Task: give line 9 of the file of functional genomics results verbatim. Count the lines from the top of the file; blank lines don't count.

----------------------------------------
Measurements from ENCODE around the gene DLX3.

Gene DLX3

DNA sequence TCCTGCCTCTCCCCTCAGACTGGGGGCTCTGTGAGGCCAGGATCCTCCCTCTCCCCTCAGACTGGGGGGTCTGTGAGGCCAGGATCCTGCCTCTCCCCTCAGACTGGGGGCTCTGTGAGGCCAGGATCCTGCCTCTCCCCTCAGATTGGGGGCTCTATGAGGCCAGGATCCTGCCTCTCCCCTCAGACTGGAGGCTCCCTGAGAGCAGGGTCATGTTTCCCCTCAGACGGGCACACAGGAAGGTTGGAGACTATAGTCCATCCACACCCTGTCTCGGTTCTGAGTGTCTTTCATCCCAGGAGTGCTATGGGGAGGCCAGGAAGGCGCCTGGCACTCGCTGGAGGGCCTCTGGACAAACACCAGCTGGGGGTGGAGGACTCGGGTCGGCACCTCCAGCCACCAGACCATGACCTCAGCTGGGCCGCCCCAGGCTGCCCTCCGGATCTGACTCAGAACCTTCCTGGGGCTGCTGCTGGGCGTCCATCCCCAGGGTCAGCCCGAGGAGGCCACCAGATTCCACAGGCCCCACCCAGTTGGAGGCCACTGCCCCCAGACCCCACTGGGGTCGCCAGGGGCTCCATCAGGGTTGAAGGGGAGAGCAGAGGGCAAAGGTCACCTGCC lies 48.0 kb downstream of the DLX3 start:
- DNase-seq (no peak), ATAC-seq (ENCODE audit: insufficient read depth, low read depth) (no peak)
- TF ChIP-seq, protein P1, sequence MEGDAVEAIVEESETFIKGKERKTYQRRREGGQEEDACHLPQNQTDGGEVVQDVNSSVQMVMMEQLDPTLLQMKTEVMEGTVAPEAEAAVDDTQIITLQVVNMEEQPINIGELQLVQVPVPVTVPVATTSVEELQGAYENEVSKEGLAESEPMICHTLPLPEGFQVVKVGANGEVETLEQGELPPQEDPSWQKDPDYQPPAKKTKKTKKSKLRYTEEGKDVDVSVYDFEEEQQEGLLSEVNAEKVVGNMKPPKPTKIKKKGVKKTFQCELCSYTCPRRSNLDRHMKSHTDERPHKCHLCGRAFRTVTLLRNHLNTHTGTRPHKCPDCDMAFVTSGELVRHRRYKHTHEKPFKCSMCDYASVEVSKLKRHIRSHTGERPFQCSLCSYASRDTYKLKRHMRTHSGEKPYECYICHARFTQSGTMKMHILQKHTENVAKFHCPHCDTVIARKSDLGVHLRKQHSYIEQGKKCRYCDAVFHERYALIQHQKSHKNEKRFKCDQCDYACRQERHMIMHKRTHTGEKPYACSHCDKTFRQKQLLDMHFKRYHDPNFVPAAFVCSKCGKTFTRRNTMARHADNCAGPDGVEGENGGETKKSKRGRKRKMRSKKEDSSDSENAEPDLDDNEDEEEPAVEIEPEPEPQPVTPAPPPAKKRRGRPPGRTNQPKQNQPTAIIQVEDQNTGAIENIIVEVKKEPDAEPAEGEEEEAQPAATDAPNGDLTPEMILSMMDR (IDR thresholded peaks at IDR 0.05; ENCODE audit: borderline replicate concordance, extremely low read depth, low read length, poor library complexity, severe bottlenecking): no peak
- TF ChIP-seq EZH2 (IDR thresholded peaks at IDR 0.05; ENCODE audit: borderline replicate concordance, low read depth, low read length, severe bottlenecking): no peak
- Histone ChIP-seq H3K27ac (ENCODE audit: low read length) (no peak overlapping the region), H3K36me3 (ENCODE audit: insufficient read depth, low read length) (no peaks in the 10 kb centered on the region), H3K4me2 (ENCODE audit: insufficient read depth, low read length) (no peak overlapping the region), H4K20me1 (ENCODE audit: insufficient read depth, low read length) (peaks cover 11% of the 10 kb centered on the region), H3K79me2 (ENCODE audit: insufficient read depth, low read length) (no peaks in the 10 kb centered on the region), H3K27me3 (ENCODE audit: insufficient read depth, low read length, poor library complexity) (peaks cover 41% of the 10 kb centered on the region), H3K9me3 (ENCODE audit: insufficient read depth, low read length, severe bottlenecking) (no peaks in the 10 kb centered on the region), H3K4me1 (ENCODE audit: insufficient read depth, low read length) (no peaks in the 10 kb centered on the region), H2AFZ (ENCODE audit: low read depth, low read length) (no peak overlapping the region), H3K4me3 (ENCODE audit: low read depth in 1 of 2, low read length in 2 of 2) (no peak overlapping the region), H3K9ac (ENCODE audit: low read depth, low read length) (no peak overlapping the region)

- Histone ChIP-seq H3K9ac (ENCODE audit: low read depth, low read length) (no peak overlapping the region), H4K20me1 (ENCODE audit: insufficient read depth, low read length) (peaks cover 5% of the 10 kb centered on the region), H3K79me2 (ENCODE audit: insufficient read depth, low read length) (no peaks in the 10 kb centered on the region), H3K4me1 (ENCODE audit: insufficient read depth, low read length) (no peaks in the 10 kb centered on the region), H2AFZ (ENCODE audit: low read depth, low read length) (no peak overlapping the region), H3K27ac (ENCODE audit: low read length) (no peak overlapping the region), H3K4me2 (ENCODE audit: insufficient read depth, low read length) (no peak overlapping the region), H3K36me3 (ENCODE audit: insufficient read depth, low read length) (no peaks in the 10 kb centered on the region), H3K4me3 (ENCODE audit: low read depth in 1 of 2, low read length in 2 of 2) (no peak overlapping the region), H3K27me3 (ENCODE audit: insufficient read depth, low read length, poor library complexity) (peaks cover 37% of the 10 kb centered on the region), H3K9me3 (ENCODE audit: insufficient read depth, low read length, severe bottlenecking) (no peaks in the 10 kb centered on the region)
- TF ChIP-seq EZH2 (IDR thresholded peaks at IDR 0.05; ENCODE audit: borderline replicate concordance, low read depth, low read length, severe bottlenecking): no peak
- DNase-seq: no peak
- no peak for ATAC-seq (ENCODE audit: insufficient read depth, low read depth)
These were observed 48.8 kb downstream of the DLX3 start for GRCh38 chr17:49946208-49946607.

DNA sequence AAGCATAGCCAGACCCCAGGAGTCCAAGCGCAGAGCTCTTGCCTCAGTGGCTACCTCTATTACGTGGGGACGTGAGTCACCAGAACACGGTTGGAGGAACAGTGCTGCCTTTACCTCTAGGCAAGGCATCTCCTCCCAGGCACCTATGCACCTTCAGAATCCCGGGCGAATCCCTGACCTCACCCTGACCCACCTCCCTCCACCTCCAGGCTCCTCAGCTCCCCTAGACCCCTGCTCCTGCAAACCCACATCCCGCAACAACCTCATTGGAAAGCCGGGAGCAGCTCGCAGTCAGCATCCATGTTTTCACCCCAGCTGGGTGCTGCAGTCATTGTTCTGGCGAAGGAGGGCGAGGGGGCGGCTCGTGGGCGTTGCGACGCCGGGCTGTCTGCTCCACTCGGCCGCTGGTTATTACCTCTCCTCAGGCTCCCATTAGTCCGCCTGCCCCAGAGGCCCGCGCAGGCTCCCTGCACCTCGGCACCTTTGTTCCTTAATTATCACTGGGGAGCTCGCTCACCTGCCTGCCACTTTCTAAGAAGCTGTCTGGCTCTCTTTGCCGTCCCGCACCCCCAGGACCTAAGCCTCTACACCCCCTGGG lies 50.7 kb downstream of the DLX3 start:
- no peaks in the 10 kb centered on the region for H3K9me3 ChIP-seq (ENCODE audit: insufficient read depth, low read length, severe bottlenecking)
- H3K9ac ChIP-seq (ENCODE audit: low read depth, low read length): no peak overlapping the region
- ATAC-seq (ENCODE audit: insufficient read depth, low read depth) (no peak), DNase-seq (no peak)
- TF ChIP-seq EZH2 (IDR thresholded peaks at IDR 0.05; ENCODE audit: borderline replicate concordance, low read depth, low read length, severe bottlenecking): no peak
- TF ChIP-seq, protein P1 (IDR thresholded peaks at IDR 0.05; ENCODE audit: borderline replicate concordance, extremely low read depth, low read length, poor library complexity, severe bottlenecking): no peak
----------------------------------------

- TF ChIP-seq EZH2 (IDR thresholded peaks at IDR 0.05; ENCODE audit: borderline replicate concordance, low read depth, low read length, severe bottlenecking): no peak